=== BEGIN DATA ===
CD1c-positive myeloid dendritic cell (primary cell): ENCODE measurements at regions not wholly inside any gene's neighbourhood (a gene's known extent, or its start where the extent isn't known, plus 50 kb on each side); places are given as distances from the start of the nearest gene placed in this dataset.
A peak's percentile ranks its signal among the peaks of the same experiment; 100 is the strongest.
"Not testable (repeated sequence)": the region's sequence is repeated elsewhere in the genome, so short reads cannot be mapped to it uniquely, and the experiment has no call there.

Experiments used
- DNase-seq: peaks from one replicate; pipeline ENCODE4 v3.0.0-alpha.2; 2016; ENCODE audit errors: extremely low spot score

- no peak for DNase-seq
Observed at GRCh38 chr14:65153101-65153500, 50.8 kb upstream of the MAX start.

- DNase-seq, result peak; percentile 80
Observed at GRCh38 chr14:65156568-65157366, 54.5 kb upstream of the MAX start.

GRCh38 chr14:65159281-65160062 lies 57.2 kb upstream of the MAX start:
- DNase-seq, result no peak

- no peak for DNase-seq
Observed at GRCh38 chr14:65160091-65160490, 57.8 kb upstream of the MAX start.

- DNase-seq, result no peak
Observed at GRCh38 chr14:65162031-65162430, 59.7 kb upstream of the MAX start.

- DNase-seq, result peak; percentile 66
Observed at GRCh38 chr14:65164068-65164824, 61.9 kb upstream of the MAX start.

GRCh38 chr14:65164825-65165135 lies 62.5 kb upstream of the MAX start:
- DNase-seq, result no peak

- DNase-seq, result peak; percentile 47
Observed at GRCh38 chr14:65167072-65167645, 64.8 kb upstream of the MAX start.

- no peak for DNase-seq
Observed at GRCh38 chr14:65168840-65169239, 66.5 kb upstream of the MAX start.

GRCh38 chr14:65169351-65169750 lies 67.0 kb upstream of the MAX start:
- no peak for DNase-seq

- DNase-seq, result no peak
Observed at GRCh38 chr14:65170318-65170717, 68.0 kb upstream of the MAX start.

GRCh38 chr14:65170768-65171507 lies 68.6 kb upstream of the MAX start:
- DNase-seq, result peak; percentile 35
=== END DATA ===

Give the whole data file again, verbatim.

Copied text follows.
CD1c-positive myeloid dendritic cell (primary cell): ENCODE measurements at regions not wholly inside any gene's neighbourhood (a gene's known extent, or its start where the extent isn't known, plus 50 kb on each side); places are given as distances from the start of the nearest gene placed in this dataset.
A peak's percentile ranks its signal among the peaks of the same experiment; 100 is the strongest.
"Not testable (repeated sequence)": the region's sequence is repeated elsewhere in the genome, so short reads cannot be mapped to it uniquely, and the experiment has no call there.

Experiments used
- DNase-seq: peaks from one replicate; pipeline ENCODE4 v3.0.0-alpha.2; 2016; ENCODE audit errors: extremely low spot score

- no peak for DNase-seq
Observed at GRCh38 chr14:65153101-65153500, 50.8 kb upstream of the MAX start.

- DNase-seq, result peak; percentile 80
Observed at GRCh38 chr14:65156568-65157366, 54.5 kb upstream of the MAX start.

GRCh38 chr14:65159281-65160062 lies 57.2 kb upstream of the MAX start:
- DNase-seq, result no peak

- no peak for DNase-seq
Observed at GRCh38 chr14:65160091-65160490, 57.8 kb upstream of the MAX start.

- DNase-seq, result no peak
Observed at GRCh38 chr14:65162031-65162430, 59.7 kb upstream of the MAX start.

- DNase-seq, result peak; percentile 66
Observed at GRCh38 chr14:65164068-65164824, 61.9 kb upstream of the MAX start.

GRCh38 chr14:65164825-65165135 lies 62.5 kb upstream of the MAX start:
- DNase-seq, result no peak

- DNase-seq, result peak; percentile 47
Observed at GRCh38 chr14:65167072-65167645, 64.8 kb upstream of the MAX start.

- no peak for DNase-seq
Observed at GRCh38 chr14:65168840-65169239, 66.5 kb upstream of the MAX start.

GRCh38 chr14:65169351-65169750 lies 67.0 kb upstream of the MAX start:
- no peak for DNase-seq

- DNase-seq, result no peak
Observed at GRCh38 chr14:65170318-65170717, 68.0 kb upstream of the MAX start.

GRCh38 chr14:65170768-65171507 lies 68.6 kb upstream of the MAX start:
- DNase-seq, result peak; percentile 35